Void and Compensation by Michael Morse
Canarium Books, 2015; 104 pp
Reviewed by Davy Knittle


The Long

Michael Morse’s debut collection, Void and Compensation, is propelled by considering what follows loss and whether anything could fill the space created by losing, to distance or death, those most loved. Morse’s poems are consumed with the mechanics of loss. They look to guides: the weather, children, birds, the speaker’s parents, and his former selves, to learn how to let loss be living’s natural pair.

The book is full of desire, which occasions decisions or their faltering, ruling out what might have been. In one moment, Morse recounts in “(On Reading)”: “I’m at my lover’s apartment years later / and I’m holding her baby, not mine and yet / a ruby of my making, my ambivalence.” (72)

The poems offer their speaker company, often at a remove. In the book’s longest and central poem: “(Poem as Aporia between Lighthouses,)” Morse writes: “The lighthouse only suggests an autonomy: / part warning, part bearing, it projects that we need others.” (44). “Part warning, part bearing” is true of the poems, too – they caution against ambivalent love, but show a speaker who pulls back from others, who wonders what could have been, and who revels in being unseen.

Morse’s poems often hope to find guidance in the loss their speaker has faced. In “(Tsimtsum),” which turns on the loss of a mother, Morse works to fill a mother’s absence with a form as unusual and resplendent: “Make of yourself a mother you’ve read about in guidebooks: / a McKinley, a Denali.” (8) Children are made by imagining, too. From “(Poem as Aporia between Lighthouses): “Tonight, between the houses, I’ve brought a child in my head / not yet articulated: he could be my past or my future” (49). Between the houses it’s dark, and therefore it’s possible to imagine that anything could be there.

Morse’s speaker is captivated by returning to people and places he’s known, as another way to address the divides formed by grieving. Migratory birds, for which returning is a natural mode, appear often and are a guide to surrounding loss with song. In “(Eponym Imperfect)” Morse writes:

It’s in the very bones of larks to sing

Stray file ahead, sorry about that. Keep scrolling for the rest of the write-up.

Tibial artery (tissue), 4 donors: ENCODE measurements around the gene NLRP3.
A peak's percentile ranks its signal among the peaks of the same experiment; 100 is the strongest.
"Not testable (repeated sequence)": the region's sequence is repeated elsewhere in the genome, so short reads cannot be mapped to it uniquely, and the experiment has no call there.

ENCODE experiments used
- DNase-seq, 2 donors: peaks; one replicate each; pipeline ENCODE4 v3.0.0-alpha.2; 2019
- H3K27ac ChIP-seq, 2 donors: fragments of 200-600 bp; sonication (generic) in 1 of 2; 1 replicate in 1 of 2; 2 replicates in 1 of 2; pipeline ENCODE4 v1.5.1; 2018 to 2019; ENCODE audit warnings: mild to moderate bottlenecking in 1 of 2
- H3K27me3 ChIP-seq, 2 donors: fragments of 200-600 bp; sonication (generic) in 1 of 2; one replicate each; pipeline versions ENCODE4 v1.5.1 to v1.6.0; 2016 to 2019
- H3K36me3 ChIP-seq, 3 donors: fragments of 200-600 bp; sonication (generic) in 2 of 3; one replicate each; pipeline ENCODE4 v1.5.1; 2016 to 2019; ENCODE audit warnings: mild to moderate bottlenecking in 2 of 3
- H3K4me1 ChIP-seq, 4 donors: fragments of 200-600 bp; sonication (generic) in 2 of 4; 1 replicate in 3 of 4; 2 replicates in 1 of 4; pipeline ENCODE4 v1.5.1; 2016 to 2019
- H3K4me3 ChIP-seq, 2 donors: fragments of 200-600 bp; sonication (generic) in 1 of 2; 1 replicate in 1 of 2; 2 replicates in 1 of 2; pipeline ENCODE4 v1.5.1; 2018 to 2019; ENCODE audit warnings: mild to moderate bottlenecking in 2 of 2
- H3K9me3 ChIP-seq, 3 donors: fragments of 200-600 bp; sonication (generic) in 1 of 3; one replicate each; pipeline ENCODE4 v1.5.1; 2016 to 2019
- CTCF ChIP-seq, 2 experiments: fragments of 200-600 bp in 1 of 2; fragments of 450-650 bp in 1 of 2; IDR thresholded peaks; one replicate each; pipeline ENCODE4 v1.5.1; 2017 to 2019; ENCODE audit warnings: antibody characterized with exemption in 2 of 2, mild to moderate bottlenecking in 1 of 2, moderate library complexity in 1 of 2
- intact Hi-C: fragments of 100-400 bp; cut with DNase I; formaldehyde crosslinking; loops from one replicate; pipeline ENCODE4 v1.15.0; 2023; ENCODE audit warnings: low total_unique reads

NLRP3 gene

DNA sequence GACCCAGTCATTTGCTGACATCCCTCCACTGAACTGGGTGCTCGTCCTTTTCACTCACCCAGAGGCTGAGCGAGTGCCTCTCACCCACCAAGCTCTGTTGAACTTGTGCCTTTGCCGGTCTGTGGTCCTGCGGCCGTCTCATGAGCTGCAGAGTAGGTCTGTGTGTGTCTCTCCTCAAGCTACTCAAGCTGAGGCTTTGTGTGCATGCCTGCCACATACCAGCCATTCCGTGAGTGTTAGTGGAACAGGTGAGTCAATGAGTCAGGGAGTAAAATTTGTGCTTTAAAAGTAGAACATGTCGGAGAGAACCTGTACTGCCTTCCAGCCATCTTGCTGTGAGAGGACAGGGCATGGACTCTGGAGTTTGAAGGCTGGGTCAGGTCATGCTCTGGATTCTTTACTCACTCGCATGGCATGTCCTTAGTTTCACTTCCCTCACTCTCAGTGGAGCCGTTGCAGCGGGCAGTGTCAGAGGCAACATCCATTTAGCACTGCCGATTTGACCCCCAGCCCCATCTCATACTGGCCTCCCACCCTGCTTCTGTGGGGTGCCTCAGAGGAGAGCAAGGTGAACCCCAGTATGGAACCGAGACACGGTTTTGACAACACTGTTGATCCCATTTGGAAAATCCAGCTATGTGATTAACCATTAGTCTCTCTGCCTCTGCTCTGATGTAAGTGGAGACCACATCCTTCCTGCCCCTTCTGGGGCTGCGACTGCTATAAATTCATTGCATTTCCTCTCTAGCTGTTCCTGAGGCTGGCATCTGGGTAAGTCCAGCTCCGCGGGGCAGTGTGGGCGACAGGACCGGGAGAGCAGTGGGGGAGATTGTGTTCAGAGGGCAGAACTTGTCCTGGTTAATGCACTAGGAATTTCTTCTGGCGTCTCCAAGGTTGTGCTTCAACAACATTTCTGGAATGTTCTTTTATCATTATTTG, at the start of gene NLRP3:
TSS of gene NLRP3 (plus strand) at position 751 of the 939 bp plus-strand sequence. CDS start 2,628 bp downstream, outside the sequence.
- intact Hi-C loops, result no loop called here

and song’s an exponential reckoning
of skyward intentions if I were, I would.
Brave subjunctive bird, what on earth will do? (5)

These are poems that reach. They look to birds for their song, but also because flight and song both require expansion to what’s beyond a bird’s resting body. Wingspan and music matter to Morse as means of outreach. The poems turn inward for as much as they want to extend, and this tension pulls one poem close against the next.

The way the poems meditate on losing shifts as they readdress the questions of how to be close to others, and far away, at once. They atone as they reach out, sometimes just in the interest of reaching “I’m sorry” Morse writes in “(Facebook)” “in the way that dogs out back / bark at the nothing they’re trying to name.” (66)

The Short

1. The poems in Void and Compensation are propelled and slowed by the web of feelings that surround the people, places and moments that the speaker has lost and can’t touch.

2. The poems find a counterbalance for their grief in the commonly magnificent. They’re particularly swayed by birds, and the weather, and by the old and young.

3. These are solitary poems. The people they contain are often dead or imagined or far away. They relish their outwardly curious solitude, even when it hurts. Loss, here, is part of every sweetness.

4. These are poems consumed by the subjunctive. The possible is appealing because it provides a future that escapes the weight of memory, and because each absence will be followed, if never filled, and its compensation could be anything at all.